The divisional round of the playoffs started with a low scoring affair. The Cowboys managed to score only five points against the visiting Detroit Lions. It was Landry's defense who saved the day in the opening round. They pitched a shutout when the team desperately needed one and their efforts insured that Dallas would head west to face the San Francisco 49ers for the first NFC Championship game.

The trip to California was not a pretty one for the Cowboys, although the scoreboard would indicate otherwise. Only the two place kickers were able to den't the scoreboard during the first half and the game was tied 3-3. Again it was the defense that saved the day for Dallas. Lee Roy Jordan and Mel Renfro both intercepted 49ers quarterback John Brodie and set up a pair of Cowboys touchdowns. San Francisco would also find the endzone before the third quarter ended. From there each team threatened but was rebuffed. After falling short in previous opportunities, the Dallas Cowboys were headed to the Super Bowl.

Super Bowl V was held January 17, 1971 and it will be forever known to football historians as the "Blunder Bowl". The game was hallmarked by sloppy play out of both Landry's Cowboys and Don McCafferty's Baltimore Colts. There were 11 total turnovers between the two clubs. This includes a record seven by the winning club. At least the turnovers were not simple mental mistakes. It was a brutal, hard hitting contest and the errors resulted from the violence of the action.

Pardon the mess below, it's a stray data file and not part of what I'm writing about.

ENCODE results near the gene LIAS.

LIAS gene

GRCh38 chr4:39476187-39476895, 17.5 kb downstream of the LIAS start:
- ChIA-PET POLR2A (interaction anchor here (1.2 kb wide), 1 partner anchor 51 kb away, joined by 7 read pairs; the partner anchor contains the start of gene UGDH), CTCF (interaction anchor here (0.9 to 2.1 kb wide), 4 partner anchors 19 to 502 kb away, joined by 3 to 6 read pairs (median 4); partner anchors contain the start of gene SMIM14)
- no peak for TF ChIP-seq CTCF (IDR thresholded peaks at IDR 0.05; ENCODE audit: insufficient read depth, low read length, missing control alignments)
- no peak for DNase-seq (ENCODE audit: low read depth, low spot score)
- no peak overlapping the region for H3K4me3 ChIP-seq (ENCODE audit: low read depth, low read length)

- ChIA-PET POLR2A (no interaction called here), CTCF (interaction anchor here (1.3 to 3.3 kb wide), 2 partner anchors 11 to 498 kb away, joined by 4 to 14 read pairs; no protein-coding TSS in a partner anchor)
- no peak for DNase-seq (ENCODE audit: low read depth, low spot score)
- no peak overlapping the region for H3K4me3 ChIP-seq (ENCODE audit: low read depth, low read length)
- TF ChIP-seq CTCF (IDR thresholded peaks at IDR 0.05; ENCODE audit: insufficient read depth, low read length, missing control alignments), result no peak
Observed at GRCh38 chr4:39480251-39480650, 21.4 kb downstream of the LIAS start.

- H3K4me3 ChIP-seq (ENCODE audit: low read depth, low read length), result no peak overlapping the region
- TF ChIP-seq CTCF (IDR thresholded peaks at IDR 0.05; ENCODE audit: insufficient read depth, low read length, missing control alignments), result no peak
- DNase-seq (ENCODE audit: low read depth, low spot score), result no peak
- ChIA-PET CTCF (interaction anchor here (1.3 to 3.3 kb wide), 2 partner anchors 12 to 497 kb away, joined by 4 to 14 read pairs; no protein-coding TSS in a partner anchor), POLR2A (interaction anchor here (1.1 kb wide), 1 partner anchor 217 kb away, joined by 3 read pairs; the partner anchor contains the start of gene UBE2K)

I haven't been around many games where the players hit harder. Sometimes people watch a game and see turnovers and they talk about how sloppy the play was. The mistakes in that game weren't invented, at least not by the people who made them. Most were forced - Tom Landry

That does not excuse the penalties. 10 penalties for 133 yards was too much for the Dallas Cowboys to overcome. Despite having the early lead and a halftime advantage of 13-6, it was not meant to be. The Colts, behind back up quarterback Earl Morrall, who had replaced an injured Johnny Unitas, tied the contest half way through the game's final stanza. The Cowboys had an opportunity inside two minutes to go when they got possession of the ball in Colts territory. A field goal would likely give the Cowboys their first championship, but a holding call and an interception thrown by Morton would shift the hand of fate. With five seconds remaining to be played Baltimore kicker Jim O'Brien tacked on the game's final points. A second interception thrown by Morton sealed Dallas' fate, and Baltimore walked away with the Tiffany crafted Stirling silver trophy as the champions of professional football.

It is a testament to the intensity and dominance of the defensive play that Chuck Howley of the Cowboys became the first defensive player, and only player from the losing squad, to be named the MVP. Equally memorable is the fact that Baltimore's legendary Bubba Smith declined to ever wear his Super Bowl ring in part out of embarrassment over the level of play during the game and part out of disappointment over the team's failure against Joe Nameth's New York Jets in Super Bowl III.

One side note for the superstitious among us; Dallas was the home team and under the rules in place at that time the Cowboys were forced to wear the "home" blue jerseys even though they traditionally wore white at home. We all know what happens when Dallas breaks out the blue, don't we? A good measure of the belief in the jinx can be traced back to the events that happened in Miami during this game.